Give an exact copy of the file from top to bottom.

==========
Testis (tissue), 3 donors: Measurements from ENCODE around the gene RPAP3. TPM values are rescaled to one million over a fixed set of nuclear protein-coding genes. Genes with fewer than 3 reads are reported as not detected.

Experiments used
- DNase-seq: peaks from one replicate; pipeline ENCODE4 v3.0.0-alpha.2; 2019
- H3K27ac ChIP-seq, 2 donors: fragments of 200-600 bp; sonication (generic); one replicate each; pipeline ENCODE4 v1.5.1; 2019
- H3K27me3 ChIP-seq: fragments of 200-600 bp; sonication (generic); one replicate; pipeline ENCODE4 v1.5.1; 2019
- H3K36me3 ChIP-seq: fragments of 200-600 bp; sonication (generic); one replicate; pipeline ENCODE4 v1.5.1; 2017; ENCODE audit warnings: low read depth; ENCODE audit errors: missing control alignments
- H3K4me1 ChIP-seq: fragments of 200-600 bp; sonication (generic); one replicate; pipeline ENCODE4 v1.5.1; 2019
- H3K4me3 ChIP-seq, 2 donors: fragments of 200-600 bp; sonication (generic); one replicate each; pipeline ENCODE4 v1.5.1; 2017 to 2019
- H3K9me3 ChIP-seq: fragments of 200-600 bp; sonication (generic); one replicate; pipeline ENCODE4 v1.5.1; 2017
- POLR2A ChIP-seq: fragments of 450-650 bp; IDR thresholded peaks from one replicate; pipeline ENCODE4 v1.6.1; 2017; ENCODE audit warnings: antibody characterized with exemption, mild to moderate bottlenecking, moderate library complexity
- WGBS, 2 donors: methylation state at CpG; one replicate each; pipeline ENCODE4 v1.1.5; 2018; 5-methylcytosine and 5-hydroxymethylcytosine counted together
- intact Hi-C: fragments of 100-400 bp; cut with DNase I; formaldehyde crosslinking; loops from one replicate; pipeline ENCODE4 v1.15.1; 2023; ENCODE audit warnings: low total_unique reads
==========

Testis (tissue), 3 donors: Measurements from ENCODE around the gene RPAP3. TPM values are rescaled to one million over a fixed set of nuclear protein-coding genes. Genes with fewer than 3 reads are reported as not detected.

Experiments used
- DNase-seq: peaks from one replicate; pipeline ENCODE4 v3.0.0-alpha.2; 2019
- H3K27ac ChIP-seq, 2 donors: fragments of 200-600 bp; sonication (generic); one replicate each; pipeline ENCODE4 v1.5.1; 2019
- H3K27me3 ChIP-seq: fragments of 200-600 bp; sonication (generic); one replicate; pipeline ENCODE4 v1.5.1; 2019
- H3K36me3 ChIP-seq: fragments of 200-600 bp; sonication (generic); one replicate; pipeline ENCODE4 v1.5.1; 2017; ENCODE audit warnings: low read depth; ENCODE audit errors: missing control alignments
- H3K4me1 ChIP-seq: fragments of 200-600 bp; sonication (generic); one replicate; pipeline ENCODE4 v1.5.1; 2019
- H3K4me3 ChIP-seq, 2 donors: fragments of 200-600 bp; sonication (generic); one replicate each; pipeline ENCODE4 v1.5.1; 2017 to 2019
- H3K9me3 ChIP-seq: fragments of 200-600 bp; sonication (generic); one replicate; pipeline ENCODE4 v1.5.1; 2017
- POLR2A ChIP-seq: fragments of 450-650 bp; IDR thresholded peaks from one replicate; pipeline ENCODE4 v1.6.1; 2017; ENCODE audit warnings: antibody characterized with exemption, mild to moderate bottlenecking, moderate library complexity
- WGBS, 2 donors: methylation state at CpG; one replicate each; pipeline ENCODE4 v1.1.5; 2018; 5-methylcytosine and 5-hydroxymethylcytosine counted together
- intact Hi-C: fragments of 100-400 bp; cut with DNase I; formaldehyde crosslinking; loops from one replicate; pipeline ENCODE4 v1.15.1; 2023; ENCODE audit warnings: low total_unique reads